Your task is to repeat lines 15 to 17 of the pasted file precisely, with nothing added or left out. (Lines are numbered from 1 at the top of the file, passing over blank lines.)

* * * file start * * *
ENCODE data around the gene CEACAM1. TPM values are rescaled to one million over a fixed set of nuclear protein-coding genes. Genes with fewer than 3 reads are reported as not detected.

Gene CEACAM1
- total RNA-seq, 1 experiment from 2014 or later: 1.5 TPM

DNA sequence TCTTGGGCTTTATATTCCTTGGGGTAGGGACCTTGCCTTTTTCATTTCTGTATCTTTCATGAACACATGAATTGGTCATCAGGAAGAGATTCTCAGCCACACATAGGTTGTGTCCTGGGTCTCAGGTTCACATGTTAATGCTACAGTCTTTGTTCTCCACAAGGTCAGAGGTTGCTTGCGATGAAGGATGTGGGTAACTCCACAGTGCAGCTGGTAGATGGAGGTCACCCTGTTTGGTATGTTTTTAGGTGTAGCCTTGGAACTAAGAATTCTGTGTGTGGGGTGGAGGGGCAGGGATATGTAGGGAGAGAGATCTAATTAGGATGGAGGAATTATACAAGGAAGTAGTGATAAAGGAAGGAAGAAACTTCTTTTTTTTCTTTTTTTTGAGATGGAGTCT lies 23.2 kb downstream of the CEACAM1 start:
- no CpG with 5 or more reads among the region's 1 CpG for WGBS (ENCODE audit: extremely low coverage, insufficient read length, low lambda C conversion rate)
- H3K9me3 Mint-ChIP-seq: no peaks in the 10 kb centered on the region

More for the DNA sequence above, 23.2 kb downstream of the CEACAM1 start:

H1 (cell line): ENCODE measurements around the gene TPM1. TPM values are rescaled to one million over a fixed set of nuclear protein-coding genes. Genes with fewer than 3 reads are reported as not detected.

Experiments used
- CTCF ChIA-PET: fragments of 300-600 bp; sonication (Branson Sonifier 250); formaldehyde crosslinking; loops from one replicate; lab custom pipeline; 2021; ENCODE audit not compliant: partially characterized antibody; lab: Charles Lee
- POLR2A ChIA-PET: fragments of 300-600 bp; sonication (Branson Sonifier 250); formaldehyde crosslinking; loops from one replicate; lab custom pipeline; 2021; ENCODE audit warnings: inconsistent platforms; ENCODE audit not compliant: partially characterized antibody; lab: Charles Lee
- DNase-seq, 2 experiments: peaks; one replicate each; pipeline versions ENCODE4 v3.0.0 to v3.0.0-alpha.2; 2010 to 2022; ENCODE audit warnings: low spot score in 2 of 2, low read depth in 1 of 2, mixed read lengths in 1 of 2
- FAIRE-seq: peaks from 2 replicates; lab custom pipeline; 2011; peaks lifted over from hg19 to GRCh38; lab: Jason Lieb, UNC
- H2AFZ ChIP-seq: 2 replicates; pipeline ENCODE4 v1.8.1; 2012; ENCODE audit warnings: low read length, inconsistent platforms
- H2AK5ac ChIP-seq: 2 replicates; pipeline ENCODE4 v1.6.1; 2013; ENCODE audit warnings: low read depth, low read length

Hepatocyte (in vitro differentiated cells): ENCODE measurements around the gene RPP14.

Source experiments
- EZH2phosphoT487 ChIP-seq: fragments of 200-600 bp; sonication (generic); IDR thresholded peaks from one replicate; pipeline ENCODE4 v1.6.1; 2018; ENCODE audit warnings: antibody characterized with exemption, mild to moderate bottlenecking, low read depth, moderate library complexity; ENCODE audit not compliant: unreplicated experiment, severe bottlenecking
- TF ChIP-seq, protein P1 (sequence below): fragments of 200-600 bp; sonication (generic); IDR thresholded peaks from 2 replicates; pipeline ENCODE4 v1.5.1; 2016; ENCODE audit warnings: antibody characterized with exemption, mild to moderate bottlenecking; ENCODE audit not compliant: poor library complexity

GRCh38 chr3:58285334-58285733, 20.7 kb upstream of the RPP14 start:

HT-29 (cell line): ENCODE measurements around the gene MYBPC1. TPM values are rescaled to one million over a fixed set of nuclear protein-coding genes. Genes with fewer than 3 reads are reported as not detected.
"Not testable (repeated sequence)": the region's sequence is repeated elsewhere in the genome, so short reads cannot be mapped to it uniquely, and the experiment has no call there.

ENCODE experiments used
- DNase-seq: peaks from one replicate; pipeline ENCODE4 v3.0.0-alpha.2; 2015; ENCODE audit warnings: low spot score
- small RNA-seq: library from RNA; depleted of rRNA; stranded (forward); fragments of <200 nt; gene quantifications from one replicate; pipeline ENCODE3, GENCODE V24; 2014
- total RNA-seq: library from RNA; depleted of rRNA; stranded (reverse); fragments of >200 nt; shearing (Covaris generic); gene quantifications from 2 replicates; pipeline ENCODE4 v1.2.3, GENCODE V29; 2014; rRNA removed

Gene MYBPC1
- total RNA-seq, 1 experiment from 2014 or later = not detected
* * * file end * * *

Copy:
- H2AK5ac ChIP-seq: 2 replicates; pipeline ENCODE4 v1.6.1; 2013; ENCODE audit warnings: low read depth, low read length

Hepatocyte (in vitro differentiated cells): ENCODE measurements around the gene RPP14.

Source experiments